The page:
#2: FROM CITIZEN KANE TO CITIZEN JOURNALISM

Posted: November 12, 2013 in Uncategorized

This week we read several articles on the topic of “Citizen Journalism,” which is broadly defined as news information and articles disseminated, written, and published by people — ordinary citizens — rather than by professional journalists.

This phenomenon of Citizen Journalism is a mixed blessing.

Positive features of Citizen Journalism include the proliferation of awareness and information about current events among the general populace (that is, the people who read or listen to the reports of Citizen Journalists). This proliferation is especially important for topics that the mainstream media (MSM) chooses to ignore.

Mainstream media is undergoing steady media consolidation in this country (and around the world), which means a very small number of corporations own and control the professional, formal news broadcasts. This lack of diversity leads to corporate control of information and messaging, which is exactly what Citizen Journalism can combat.

For information about media consolidation, read this: We Own Everything (CBS, Time Warner, Clear Channel, Disney, ComCast. News Corp, Viacom)

However, Citizen Journalism has its own faults. When information flows “upward” from a citizen source, unless the person who disseminates that information performs due diligence to verify the truth and accuracy and completeness of the information, the end result is “news” that can be hogwash. Anybody can write anything on the internet and (many) people will believe it. Anybody can publish a blog or send out Tweets on Twitter; no formal Code of Ethics or professional training applies to bloggers, and no formal editing-and-vetting process is required.

According to Carolynne Burkholder, in Citizen Journalism: Blogging, academic Andrew Morozov of Washington State University wrote in a 2005 research paper that:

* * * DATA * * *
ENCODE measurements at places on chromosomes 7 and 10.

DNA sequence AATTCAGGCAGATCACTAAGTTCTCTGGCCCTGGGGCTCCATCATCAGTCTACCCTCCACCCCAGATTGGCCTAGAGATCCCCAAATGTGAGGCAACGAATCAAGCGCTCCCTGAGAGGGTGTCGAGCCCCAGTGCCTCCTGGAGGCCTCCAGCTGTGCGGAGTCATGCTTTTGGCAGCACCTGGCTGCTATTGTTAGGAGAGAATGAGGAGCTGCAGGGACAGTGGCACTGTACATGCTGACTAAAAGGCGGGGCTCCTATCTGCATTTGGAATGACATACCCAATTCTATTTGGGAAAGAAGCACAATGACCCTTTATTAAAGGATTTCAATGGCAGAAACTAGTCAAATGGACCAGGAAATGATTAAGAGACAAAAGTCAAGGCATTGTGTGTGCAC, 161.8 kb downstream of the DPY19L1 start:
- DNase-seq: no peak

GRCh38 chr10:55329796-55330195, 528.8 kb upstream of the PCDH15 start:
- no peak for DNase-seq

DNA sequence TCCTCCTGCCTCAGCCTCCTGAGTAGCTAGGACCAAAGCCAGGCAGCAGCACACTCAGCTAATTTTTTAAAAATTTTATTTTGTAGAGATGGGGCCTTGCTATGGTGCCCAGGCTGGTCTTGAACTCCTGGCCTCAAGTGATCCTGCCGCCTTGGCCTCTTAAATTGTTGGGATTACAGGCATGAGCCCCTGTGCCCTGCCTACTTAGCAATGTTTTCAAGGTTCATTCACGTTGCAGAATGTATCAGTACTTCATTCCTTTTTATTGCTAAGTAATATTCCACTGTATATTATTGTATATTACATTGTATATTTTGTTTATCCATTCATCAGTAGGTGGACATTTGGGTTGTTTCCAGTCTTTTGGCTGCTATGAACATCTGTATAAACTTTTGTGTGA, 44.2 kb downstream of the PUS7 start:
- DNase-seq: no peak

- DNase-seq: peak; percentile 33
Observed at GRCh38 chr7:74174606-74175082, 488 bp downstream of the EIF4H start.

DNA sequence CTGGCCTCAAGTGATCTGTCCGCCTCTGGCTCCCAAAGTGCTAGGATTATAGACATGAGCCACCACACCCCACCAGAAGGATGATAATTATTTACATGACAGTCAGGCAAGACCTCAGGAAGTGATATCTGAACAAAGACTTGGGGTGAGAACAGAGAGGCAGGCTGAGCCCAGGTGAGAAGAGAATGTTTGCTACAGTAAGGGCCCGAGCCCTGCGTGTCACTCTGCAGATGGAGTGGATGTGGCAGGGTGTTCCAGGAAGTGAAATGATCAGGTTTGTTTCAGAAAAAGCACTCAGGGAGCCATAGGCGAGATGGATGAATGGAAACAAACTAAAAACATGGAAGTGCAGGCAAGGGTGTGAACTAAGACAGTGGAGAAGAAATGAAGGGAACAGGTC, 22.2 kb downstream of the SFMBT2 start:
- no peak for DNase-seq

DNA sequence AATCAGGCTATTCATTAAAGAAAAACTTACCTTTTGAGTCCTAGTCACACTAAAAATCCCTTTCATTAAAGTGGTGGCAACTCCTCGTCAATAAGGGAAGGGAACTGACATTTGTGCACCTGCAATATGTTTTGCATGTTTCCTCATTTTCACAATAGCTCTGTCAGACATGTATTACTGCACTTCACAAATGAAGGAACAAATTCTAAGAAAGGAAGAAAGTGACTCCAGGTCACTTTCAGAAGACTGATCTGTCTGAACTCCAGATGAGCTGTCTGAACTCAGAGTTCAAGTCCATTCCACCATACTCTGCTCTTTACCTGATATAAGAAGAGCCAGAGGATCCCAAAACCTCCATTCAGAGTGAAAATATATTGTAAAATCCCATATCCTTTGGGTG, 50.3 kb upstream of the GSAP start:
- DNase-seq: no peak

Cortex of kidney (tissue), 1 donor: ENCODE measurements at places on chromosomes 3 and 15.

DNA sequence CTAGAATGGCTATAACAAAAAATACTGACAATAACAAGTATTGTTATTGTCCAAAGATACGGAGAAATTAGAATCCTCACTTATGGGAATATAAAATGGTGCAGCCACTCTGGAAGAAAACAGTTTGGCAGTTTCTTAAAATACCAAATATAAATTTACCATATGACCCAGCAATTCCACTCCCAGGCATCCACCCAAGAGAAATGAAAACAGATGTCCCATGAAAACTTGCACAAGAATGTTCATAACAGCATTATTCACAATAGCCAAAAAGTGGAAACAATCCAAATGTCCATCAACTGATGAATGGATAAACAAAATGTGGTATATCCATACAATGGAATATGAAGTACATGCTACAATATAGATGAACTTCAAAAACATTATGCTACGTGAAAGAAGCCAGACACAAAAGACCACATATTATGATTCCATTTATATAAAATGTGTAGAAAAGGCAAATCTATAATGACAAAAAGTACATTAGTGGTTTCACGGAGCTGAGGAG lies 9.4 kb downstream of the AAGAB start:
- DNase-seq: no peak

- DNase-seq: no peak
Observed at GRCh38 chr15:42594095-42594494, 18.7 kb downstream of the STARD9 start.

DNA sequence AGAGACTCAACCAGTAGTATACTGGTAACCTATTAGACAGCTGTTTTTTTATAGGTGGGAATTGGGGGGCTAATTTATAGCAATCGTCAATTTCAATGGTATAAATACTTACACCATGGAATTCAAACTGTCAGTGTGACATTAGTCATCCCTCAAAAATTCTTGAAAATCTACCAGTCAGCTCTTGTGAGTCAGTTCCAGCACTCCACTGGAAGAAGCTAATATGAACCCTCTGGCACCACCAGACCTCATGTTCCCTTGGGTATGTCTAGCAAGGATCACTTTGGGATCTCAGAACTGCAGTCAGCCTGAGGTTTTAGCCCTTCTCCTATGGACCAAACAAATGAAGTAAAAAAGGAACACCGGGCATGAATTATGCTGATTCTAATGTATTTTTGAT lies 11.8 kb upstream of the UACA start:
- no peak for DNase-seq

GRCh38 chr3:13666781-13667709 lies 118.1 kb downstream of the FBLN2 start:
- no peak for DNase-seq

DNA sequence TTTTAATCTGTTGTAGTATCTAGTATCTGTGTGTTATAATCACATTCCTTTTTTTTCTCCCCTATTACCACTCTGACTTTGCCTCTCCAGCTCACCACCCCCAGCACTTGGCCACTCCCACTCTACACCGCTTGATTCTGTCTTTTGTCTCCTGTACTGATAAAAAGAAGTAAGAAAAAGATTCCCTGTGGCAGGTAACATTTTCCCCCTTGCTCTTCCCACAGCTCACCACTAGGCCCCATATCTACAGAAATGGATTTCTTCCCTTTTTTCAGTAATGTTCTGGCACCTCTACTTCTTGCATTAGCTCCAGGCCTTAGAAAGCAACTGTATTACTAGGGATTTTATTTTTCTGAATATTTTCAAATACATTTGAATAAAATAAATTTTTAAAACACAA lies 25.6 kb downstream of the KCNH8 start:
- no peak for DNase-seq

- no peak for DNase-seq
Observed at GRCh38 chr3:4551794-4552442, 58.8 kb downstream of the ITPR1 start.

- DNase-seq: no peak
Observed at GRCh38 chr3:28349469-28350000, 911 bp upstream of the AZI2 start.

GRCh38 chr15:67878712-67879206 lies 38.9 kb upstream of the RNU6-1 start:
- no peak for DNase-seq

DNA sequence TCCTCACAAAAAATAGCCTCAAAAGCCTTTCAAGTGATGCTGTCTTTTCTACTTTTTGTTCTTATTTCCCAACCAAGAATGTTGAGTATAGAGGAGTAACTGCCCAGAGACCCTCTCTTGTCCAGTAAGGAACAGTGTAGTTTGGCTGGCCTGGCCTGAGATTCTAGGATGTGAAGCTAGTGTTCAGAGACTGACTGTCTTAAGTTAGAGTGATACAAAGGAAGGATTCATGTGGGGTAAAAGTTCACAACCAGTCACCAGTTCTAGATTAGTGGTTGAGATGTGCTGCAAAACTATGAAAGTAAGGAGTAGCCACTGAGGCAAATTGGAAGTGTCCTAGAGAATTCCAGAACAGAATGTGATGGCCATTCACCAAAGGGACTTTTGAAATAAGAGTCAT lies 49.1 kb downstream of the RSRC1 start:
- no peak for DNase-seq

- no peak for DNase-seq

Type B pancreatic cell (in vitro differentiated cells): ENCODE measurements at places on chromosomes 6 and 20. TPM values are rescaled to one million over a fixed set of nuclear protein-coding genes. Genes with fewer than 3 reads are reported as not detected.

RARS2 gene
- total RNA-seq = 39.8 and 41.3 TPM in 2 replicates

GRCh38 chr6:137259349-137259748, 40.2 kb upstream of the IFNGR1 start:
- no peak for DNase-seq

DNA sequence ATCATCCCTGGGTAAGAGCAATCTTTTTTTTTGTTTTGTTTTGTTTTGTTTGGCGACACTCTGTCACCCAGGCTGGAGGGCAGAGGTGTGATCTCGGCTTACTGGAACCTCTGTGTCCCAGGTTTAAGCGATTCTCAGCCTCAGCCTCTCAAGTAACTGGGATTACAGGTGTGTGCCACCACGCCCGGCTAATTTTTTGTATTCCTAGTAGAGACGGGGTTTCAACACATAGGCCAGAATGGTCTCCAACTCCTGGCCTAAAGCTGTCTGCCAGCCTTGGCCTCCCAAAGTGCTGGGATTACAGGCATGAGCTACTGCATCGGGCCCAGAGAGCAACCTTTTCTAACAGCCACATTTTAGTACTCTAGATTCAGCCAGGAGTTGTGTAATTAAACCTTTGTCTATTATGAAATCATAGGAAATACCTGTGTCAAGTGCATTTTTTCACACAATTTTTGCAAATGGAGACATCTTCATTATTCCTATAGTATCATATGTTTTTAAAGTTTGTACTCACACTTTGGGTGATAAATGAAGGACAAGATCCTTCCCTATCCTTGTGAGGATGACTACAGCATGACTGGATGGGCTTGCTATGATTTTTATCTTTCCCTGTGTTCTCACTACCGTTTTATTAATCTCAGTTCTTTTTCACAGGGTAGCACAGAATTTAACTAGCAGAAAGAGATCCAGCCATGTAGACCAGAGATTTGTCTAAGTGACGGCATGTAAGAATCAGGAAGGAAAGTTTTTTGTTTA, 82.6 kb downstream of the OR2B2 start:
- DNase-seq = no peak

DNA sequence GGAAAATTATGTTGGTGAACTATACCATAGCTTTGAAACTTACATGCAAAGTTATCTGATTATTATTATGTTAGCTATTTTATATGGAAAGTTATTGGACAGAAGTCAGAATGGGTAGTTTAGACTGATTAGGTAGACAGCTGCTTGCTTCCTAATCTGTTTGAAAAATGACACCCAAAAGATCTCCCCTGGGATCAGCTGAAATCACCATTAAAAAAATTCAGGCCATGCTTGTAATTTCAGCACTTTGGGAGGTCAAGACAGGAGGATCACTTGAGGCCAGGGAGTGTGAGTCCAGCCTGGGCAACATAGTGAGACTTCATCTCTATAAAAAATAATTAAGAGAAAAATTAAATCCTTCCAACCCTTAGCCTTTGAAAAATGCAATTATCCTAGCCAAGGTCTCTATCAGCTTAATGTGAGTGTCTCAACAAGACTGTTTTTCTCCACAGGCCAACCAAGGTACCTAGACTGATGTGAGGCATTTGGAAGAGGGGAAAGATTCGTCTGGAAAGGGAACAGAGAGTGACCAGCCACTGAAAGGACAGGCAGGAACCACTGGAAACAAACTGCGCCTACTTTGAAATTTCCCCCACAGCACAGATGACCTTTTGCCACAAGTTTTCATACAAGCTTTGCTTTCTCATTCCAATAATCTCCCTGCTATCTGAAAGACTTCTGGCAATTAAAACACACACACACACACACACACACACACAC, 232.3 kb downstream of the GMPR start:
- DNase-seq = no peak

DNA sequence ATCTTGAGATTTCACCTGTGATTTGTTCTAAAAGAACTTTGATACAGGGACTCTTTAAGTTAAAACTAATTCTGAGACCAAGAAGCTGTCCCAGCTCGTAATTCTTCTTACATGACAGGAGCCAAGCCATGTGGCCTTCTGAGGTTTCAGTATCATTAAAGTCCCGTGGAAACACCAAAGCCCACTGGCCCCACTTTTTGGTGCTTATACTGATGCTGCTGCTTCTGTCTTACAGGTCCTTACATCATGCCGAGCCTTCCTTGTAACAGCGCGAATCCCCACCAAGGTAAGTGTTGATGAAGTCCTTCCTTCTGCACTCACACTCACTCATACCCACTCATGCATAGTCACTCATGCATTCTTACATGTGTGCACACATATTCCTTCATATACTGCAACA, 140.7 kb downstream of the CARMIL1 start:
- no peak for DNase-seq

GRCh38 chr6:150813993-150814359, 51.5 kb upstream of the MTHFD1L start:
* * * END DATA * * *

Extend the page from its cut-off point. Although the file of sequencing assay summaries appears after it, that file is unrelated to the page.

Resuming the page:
“bloggers may not be as accurate as mainstream journalists because of the lack of a structured verification process. This is due to ‘the absence of the traditional editing process, which is linked to the apparent inability of weblogs to maintain the same standards of truthfulness, verifiability, fairness, and completeness, as are presumably manifest in most of the traditional journalistic output.’ ”

NOTE: I could not find Morozov’s research paper online, but did find a reference to it, with an abstract, at the Association for Education in Journalism and Mass Communication website.

Writing on the PBS website, Stephen Ward also addressed the topic of media ethics in the 21st century in this opinion piece: Why We Need Radical Change for Media Ethics, Not a Return to Basics.

I find it interesting that Morozov presumes that modern journalists maintain standards of “truthfulness, verifiability, fairness, and completeness” — in our own microcosm of Greater Albuquerque, it is easy to observe “journalism” on the TV (for example, Dick Knipfing on KRQE) that is slanted, incomplete, and opinionated. In a larger arena, it is easy to see that Fox “News” consistently violates all of those standards that Morozov cites. However, non-mainstream online media can be just as guilty of partisanship, which is another way of saying “untruthful, unverifiable, unfair, and incomplete.”